Flood Warning Issued for Marin

Mill Valley remains relatively unscathed so far, with low tide on the way.

The National Weather Service has issued an urban and small stream flood advisory for Marin, Sonoma and Napa counties today, as stormy weather has prompted local authorities to urge residents to use caution on the roads.

Flash flood warnings have been in effect in several parts of the Bay Aream including Willow Brook Creek in Penngrove, near Petaluma, National Weather Service officials said.

Mill Valley remains relatively unscathed so far, according to Mill Valley Police Lt. Jacqueline Graf-Reis, who said that aside from a few fallen tree branches and puddles on roads, the storm hasn't brought the usual level of flooding along trouble spots like Miller Ave. south of Tam High.

Flooding in Pickleweed Inlet during high tide has forced road closures several times this winter, but with high tide having come and gone this morning at around 11 a.m., police arent anticipating any closures, Graf-Reis said.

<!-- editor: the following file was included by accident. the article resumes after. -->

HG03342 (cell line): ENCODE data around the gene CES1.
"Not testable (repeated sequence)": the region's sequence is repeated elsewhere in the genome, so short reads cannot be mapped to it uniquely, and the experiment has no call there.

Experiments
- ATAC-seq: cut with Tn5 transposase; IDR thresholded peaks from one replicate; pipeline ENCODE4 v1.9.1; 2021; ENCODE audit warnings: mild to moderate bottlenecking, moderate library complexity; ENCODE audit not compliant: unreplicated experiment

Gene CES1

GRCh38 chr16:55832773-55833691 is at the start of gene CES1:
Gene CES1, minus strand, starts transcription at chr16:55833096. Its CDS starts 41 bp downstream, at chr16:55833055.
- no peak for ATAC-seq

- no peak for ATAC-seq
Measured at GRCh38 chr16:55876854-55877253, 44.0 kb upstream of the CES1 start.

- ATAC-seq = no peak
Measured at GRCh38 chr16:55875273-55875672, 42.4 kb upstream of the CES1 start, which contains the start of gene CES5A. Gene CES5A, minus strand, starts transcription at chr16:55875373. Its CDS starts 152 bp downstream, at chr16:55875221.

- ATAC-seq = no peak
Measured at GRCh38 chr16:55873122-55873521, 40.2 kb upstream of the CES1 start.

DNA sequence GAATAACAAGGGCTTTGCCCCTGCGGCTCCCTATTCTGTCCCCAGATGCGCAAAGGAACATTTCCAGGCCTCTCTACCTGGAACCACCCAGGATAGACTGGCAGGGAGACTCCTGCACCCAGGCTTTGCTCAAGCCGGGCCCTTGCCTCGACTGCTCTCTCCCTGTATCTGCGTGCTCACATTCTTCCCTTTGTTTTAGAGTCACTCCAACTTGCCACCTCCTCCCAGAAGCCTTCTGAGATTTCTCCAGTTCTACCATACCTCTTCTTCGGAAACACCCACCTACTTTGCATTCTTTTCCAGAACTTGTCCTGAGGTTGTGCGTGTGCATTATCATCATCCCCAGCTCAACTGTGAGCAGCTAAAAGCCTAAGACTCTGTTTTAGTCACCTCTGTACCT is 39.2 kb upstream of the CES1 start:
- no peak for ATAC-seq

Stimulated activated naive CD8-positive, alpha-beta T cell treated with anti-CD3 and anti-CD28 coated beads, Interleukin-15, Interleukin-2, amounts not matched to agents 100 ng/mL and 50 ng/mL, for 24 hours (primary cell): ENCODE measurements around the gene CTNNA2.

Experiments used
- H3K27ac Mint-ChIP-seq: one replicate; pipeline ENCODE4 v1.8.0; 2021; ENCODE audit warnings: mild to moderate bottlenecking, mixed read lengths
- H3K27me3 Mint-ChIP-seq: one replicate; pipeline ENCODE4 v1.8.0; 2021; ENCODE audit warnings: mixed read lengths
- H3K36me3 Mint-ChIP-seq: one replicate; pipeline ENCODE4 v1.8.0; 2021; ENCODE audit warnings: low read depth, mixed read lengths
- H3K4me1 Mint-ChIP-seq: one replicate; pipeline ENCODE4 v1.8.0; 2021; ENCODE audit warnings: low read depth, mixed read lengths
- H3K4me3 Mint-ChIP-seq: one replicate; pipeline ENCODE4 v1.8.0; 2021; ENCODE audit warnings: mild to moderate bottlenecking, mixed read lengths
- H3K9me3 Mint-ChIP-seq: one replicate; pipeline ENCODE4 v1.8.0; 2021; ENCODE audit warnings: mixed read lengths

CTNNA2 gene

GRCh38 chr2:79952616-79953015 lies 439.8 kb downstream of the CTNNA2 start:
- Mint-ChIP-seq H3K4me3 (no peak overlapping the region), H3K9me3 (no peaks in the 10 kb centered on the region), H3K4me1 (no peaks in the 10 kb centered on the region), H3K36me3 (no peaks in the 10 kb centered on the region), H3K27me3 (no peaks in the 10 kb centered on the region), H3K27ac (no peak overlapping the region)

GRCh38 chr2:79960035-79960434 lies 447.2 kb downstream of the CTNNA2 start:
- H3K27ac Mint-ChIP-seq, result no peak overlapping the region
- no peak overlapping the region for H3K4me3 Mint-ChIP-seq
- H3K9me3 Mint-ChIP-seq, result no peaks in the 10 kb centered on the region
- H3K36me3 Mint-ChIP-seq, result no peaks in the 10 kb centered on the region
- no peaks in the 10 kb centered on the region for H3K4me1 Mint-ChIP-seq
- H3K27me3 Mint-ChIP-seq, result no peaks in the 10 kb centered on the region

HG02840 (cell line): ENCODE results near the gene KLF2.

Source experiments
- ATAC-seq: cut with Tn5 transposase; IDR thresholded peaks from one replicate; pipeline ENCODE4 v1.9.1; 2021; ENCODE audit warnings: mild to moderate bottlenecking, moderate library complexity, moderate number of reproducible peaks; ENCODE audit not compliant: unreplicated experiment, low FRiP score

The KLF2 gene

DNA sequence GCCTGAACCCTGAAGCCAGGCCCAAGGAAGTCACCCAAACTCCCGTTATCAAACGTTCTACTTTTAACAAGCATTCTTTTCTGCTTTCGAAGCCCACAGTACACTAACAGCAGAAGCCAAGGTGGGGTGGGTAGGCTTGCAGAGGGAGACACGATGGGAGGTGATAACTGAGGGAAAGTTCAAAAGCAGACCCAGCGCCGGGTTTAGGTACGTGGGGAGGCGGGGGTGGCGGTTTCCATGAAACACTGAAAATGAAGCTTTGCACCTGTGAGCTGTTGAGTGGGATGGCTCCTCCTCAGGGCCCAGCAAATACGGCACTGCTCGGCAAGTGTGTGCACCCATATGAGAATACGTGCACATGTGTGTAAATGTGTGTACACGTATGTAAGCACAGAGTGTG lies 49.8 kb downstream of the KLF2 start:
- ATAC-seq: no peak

“Right now everything is open,” she said. “We still urge everyone to drive slowly and keep their headlights on.”

Flash flood warnings mean that flooding is either occurring or is imminent. Authorities advise residents to avoid crossing swiftly flowing water of unknown depth, to move to higher ground if flooding is observed, and to report flooding to the nearest law enforcement agency.

Streams and creeks may rise but property damage should be minimal, National Weather Service officials said.

"The heaviest rain is in Marin, Napa and Sonoma counties with up to a quarter-inch per hour," National Weather Service forecaster Steve Anderson said.

Anderson said there have been reports of small hail and lightning in the Point Reyes National Seashore. The weather service has also issued a high-surf advisory for areas
along the coast including the Point Reyes National Seashore, the San
Francisco Peninsula coast, northern and southern Monterey Bay and Big Sur

The advisory is in effect until 3 p.m. due to dangerous conditions related to tidal cycles, high winds onshore, and swells of up to 15 feet, according to the weather service.

"It's slowly moving south," Anderson said of the storm system. "The greater Bay Area will start to see some of that heavy rain by midday."

Bay City News Service contributed to this report.


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